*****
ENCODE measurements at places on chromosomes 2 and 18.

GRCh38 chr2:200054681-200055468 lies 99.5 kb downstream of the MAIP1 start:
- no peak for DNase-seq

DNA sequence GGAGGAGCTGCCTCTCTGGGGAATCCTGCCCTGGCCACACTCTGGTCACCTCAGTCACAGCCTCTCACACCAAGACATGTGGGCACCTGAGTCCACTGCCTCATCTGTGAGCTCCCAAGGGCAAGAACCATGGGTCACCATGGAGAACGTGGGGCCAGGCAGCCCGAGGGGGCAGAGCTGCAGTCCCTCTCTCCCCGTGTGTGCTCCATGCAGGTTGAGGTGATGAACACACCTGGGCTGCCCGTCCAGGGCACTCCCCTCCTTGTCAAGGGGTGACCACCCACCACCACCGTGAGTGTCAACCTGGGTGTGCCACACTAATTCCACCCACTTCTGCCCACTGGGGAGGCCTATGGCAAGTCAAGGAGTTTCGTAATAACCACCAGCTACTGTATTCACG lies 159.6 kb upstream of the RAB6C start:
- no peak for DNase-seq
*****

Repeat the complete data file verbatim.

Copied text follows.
ENCODE measurements at places on chromosomes 2 and 18.

GRCh38 chr2:200054681-200055468 lies 99.5 kb downstream of the MAIP1 start:
- no peak for DNase-seq

DNA sequence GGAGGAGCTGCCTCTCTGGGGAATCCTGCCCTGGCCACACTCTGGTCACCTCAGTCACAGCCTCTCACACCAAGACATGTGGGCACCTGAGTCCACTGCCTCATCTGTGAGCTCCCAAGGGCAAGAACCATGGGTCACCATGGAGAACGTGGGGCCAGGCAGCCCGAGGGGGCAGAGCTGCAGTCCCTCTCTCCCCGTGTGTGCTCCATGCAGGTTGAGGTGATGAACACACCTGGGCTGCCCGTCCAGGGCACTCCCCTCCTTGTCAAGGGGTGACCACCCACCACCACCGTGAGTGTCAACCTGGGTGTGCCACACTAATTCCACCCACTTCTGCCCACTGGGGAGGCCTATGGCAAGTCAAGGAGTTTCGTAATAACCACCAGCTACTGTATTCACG lies 159.6 kb upstream of the RAB6C start:
- no peak for DNase-seq